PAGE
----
Retailers' January sales reports can't help but unleash a plethora of bad news ahead of Thursday's market open.
Stocks will also absorb whatever shocks there may be in weekly jobless claims data and the morning's batch of earnings reports. Companies reporting include Kellogg, MasterCard, Duke Energy, GlaxoSmithkline, Cigna and Tenneco. A negative for the market may be Cisco's disappointing sales forecast, released when it reported earnings after Wednesday's closing bell.
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On the economic front, productivity and labor costs are reported at 8:30 a.m. Thursday, the same time as jobless claims. December factory orders are reported at 10 a.m.
The European Central Bank and Bank of England are each scheduled to hold rate meetings ahead of the Wall Street open. Traders expect the ECB to hold rates steady this time, but the Bank of England is expected to cut to 1 percent. The dollar rose 1.5 percent against the euro Wednesday and 0.2 percent against the yen.
Wednesday's trading was choppy with stocks suffering an afternoon selloff. The Dow closed down 121 at 7956, and the S&P was off 6 at 832. Materials were the best performers, rising 1.5 percent, while telecom shares were the worst performers, falling 2.9 percent. Selling in Treasurys pushed the yield on the 10-year higher, to 2.914 percent, its highest level since Nov. 28.
Financials were down nearly a percent as investors considered comments from President Barack Obama and Treasury Secretary Tim Geithner imposing new curbs on executive pay at banks seeking government aid. Bank of America broke below $5 per sharefor the first time since 1990, on concerns it needs more government help. Separately, the Charlotte Observer reported on its website that CEO Ken Lewis sent a memo to employees saying the full board supports the company's business model and that January results were "encouraging."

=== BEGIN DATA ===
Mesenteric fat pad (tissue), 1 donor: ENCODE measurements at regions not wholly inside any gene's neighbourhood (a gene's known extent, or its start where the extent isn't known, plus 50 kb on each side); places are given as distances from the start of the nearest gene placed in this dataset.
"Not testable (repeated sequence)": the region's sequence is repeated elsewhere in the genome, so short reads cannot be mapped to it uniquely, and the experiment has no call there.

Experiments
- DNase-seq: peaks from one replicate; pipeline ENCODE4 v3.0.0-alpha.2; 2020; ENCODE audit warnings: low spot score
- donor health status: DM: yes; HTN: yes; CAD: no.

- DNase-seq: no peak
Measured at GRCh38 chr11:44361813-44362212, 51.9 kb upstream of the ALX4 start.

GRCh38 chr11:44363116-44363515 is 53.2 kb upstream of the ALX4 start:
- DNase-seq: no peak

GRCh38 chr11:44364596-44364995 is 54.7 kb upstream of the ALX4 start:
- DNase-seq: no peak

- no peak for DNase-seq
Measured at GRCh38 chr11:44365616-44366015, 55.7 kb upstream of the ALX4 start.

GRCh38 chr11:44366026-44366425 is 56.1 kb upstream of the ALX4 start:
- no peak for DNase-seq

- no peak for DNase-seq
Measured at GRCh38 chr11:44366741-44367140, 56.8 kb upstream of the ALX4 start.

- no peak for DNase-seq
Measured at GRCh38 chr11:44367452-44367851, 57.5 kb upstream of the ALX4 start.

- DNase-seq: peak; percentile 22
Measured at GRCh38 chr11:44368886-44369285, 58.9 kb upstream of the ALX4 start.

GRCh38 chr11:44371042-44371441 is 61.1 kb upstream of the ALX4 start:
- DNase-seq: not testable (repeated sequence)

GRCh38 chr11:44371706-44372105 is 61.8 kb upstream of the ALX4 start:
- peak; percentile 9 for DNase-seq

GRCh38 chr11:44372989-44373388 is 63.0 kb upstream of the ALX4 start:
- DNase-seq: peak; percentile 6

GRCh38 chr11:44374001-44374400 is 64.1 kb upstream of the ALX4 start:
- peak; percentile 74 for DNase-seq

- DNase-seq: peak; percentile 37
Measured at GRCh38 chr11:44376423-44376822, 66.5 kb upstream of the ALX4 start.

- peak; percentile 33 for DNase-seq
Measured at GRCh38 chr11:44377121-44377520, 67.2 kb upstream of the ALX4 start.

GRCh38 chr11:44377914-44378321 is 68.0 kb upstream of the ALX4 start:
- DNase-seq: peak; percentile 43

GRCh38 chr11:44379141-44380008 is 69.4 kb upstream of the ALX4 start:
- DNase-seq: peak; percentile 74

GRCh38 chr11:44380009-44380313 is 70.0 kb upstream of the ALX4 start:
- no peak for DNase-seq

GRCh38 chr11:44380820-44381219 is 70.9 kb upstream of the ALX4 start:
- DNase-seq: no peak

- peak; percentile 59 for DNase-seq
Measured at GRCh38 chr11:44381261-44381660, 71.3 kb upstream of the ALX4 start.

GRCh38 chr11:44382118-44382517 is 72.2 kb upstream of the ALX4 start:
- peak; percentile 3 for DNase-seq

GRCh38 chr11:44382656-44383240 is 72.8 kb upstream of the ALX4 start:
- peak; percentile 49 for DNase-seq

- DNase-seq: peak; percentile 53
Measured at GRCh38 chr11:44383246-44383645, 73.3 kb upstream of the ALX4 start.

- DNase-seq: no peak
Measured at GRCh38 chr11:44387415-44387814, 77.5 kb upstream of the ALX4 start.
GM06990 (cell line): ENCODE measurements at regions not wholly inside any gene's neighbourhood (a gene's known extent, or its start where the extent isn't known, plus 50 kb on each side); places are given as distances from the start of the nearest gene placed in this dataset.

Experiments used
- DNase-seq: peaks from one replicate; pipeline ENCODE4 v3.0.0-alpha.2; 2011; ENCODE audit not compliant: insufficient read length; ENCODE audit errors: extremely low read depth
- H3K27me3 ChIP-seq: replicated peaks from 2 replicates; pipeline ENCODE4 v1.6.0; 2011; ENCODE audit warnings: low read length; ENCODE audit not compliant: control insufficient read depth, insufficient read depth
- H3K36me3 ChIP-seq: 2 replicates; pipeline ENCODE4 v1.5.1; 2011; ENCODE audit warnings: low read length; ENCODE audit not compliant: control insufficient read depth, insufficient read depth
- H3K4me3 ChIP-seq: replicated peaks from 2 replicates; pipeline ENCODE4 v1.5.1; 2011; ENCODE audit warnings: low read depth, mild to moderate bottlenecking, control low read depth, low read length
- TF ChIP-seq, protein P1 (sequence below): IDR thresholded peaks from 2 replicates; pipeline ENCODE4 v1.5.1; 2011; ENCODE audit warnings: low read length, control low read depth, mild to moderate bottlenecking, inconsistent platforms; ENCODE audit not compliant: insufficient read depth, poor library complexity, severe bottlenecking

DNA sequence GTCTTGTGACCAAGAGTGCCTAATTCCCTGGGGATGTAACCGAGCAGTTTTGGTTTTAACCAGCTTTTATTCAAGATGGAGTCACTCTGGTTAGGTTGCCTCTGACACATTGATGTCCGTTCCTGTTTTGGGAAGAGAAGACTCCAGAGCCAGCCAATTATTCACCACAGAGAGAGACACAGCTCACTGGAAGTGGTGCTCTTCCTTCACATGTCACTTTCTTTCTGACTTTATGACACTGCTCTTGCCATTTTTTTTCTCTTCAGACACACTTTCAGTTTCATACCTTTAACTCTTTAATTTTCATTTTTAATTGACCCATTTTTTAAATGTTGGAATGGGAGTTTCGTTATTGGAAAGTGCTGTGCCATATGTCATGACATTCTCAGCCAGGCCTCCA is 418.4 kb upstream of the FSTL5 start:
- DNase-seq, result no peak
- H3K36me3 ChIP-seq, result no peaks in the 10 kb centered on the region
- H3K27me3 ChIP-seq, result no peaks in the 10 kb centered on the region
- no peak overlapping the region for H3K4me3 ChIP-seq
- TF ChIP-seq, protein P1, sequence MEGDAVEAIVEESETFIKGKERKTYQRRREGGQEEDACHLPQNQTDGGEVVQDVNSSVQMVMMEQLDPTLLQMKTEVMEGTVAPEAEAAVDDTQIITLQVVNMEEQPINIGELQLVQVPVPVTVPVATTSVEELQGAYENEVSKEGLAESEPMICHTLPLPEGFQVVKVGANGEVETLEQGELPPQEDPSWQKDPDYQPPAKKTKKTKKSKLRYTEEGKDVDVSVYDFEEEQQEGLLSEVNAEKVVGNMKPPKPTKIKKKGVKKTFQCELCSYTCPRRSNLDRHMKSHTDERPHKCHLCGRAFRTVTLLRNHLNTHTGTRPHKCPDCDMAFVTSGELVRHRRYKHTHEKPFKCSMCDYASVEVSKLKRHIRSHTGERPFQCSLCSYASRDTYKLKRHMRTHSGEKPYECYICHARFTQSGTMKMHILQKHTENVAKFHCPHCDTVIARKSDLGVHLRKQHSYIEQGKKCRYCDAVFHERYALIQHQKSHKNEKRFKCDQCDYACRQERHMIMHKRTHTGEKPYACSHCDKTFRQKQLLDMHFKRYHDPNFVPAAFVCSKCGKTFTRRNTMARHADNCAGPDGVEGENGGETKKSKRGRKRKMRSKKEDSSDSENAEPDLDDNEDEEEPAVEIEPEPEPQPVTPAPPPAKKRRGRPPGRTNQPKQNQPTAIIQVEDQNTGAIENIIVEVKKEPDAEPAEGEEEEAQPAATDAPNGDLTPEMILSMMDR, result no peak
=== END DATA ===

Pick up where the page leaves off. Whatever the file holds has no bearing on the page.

"This is a week where we're driven more by what's happening in Washington than by what is happening on Wall Street," said Art Hogan of Jefferies. Traders have been watching for developments with the stimulus package before the Senate and the bank bailout plan, being reshaped by the Obama Administration. That plan is expected to be unveiled next week.
Hogan said there were some encouraging signs in the market in the past week, and he is one who believes stocks have successfully made a bottom in November. "You're seeing some selective buying in underperforming spaces and I think that's a good sign," he said.
He said money is coming out of some of the "safe" names. For instance, "money's been coming out of Wal-mart and going into riskier names in the consumer space," he said.
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A lot of market talk has centered around the idea that the market is positioning itself to retest its lows. Yet, there has been buying this week in some of the less defensive names.
"We're getting a lot of cross currents in this market. I would suspect this is going to be like a lot of the trading we'll see for a good portion of the first half ... kind of range bound., modestly above the lows of November and the highs not very far above where we've been recently," he said.
Other events to watch Thursday include the Senate Banking Committee hearing at 10 a.m. on the Troubled Asset Relief Program. Also, two Fed officials are speaking at separate events. Philadelphia Fed President Charles Plosser speaks at 8:30 a.m. to the Global Interdependence Center, and St. Louis Fed President James Bullard speaks on "monetary policy tools in an environment of low-interest rates" at 1 p.m.
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